Beware the woke young Messiahs
Better than reading a crime thriller
3 December 2022
Don’t get me wrong – I love a good novel. But when it comes to stand-out characters, intrigue, devious behaviour and media adulation, it’s hard to go past the real life stories of Elizabeth Holmes and, more recently, Sam Bankman-Fried – fallen entrepreneurial wunderkinds.
When Theranos, the blood-testing company that Liz Holmes had established in her twenties, blew up, there was multiple media coverage of the event. There were books, a TV series and several podcasts.
It is a truly fascinating story in which an unproven and unworkable blood-testing technique was used by Liz to entice sophisticated investors to hand over their cash and make her a very rich person, at least temporarily.
She understood that she had to fake it until she made it – a guiding principle for start-ups in Silicon Valley – and this required all the trappings of a successful operation in the meantime. She had a board of luminaries – mainly old men who were seduced by her story and good looks – providing her with an undeserved reputation.
One was George Schultz, former US secretary of state, who sided with Holmes over his sceptical grandson, Tyler. Even wily Rupert Murdoch was sucked in by Liz and stumped up some serious funds for the venture.
The best part of the story is the investigative journalism undertaken by John Carreyrou of the Wall Street Journal. Liz tried to get Rupert to kill the story but he refused, knowing full well that he was blowing up his personal investment. Carreyrou’s book, Bad Blood: Secrets and Lies in a Silicon Valley Start-up is a great read. The second-best part is that Liz is now heading to jail.
The corporate saga of Sam Bankman-Fried, generally known as SBF, is possibly even more intriguing, with lots of twists and turns still to come. The son of two Stanford law professors, SBF was a bright boy who grew up in a very liberal, in the US sense of the word, environment.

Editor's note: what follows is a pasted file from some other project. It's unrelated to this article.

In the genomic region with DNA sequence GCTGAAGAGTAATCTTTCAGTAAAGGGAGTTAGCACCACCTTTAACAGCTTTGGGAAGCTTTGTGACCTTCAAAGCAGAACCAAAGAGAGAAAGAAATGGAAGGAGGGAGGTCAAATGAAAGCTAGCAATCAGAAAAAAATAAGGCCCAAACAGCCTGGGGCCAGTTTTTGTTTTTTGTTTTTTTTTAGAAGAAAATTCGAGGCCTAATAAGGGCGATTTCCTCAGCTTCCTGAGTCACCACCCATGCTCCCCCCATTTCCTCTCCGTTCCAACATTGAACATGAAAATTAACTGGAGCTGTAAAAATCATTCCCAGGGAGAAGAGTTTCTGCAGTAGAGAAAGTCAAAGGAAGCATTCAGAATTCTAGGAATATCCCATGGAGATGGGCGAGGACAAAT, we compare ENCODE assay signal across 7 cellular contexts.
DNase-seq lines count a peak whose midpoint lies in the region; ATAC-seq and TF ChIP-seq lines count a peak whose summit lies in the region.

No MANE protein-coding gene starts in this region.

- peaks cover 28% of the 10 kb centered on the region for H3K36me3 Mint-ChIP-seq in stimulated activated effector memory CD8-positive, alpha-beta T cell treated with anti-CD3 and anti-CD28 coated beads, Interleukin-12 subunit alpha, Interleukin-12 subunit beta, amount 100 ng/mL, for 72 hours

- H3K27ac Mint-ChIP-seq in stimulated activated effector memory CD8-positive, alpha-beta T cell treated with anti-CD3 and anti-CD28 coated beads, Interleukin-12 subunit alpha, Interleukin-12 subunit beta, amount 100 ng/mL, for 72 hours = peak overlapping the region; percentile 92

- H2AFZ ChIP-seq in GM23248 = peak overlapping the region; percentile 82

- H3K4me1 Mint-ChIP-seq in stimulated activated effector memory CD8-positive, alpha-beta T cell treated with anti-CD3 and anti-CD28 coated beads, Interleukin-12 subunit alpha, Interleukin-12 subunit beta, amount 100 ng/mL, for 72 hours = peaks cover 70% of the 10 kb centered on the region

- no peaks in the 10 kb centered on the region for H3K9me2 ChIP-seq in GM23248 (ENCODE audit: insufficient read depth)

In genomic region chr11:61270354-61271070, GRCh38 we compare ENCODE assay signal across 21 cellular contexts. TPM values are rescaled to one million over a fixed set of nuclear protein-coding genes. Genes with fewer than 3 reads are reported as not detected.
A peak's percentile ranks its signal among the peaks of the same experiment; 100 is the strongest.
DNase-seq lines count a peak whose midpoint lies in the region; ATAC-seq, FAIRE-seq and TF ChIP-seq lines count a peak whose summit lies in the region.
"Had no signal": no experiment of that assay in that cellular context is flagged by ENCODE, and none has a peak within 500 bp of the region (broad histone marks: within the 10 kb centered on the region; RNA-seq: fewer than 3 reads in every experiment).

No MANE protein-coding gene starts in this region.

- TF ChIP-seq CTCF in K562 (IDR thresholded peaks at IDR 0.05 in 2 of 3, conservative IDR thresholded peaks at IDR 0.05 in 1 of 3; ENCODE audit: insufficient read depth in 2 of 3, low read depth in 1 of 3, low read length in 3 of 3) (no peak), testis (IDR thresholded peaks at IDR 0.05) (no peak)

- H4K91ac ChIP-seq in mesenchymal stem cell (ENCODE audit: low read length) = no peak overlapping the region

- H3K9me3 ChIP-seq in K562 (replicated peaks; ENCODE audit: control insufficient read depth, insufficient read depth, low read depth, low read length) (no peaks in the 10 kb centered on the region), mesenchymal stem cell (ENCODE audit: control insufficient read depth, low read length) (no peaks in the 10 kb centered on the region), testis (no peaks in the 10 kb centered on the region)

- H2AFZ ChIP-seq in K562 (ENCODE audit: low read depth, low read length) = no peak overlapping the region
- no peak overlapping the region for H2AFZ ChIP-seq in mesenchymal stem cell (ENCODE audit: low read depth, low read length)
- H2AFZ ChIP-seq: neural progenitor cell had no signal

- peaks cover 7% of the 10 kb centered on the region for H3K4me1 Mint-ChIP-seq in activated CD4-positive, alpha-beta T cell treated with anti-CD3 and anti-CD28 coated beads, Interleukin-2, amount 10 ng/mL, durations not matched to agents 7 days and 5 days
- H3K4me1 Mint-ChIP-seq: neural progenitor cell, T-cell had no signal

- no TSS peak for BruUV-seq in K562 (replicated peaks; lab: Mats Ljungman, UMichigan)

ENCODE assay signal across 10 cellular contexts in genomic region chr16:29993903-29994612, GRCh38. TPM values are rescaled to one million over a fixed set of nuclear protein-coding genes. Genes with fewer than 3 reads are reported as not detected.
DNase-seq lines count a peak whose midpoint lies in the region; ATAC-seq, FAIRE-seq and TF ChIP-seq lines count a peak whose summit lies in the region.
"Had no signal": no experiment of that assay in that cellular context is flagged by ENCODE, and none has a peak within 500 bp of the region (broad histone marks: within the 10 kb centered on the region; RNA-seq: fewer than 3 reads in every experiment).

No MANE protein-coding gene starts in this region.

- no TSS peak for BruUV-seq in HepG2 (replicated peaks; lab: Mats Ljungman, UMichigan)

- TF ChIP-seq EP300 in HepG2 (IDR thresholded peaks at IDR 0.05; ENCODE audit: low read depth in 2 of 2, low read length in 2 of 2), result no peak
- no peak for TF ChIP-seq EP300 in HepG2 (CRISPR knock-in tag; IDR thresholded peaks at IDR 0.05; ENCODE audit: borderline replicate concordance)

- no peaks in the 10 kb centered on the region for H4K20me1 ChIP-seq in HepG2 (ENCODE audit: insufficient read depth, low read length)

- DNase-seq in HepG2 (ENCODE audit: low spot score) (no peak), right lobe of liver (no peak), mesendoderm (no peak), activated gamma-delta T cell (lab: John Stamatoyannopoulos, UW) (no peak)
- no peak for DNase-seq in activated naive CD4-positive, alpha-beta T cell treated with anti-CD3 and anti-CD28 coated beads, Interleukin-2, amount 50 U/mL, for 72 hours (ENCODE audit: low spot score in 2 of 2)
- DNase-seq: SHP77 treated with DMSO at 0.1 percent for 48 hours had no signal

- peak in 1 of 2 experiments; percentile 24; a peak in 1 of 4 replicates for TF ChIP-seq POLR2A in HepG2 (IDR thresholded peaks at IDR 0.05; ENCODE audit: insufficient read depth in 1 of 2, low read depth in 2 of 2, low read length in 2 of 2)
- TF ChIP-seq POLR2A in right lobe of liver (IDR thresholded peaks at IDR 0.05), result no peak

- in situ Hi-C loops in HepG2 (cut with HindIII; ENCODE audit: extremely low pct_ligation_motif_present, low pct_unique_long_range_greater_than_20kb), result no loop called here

He completed a physics/maths degree at MIT before being lured into the world of ‘effective altruism’. This world is akin to the environment, social and governance movement but also has parallels with the cult of wellbeing. In other words, it’s full of insufferable, deluded do-gooders who are often only good at self-promotion and nothing else.
Now one of the acceptable paths for the followers of effective altruism is to make a truckload of money and give it away. SBF decided that this was his preferred route, initially setting up Alameda Research before establishing FTX, a cryptocurrency exchange. He told anyone who would listen that making money was not his main aim, but rather he was seeking to eliminate nuclear war and pandemics. (Sadly, his looks, albeit not his gender, prevented him from entering the Miss World competition.)
Riding the crypto wave, SBF was able to lure many rich and not-so-rich investors to finance his venture. At one stage, he was thought to be one of the ten richest individuals in the world. Located at Nassau in the Bahamas – it was a pirate port in days-gone-by, there’s a bit of irony – he lived in some massive penthouse with nine other colleagues. His commitment to effective altruism didn’t prevent him using FTX funds to invest $US450 million in real estate in the Bahamas, which incidentally is a tax haven. Gosh, a man has to live somewhere.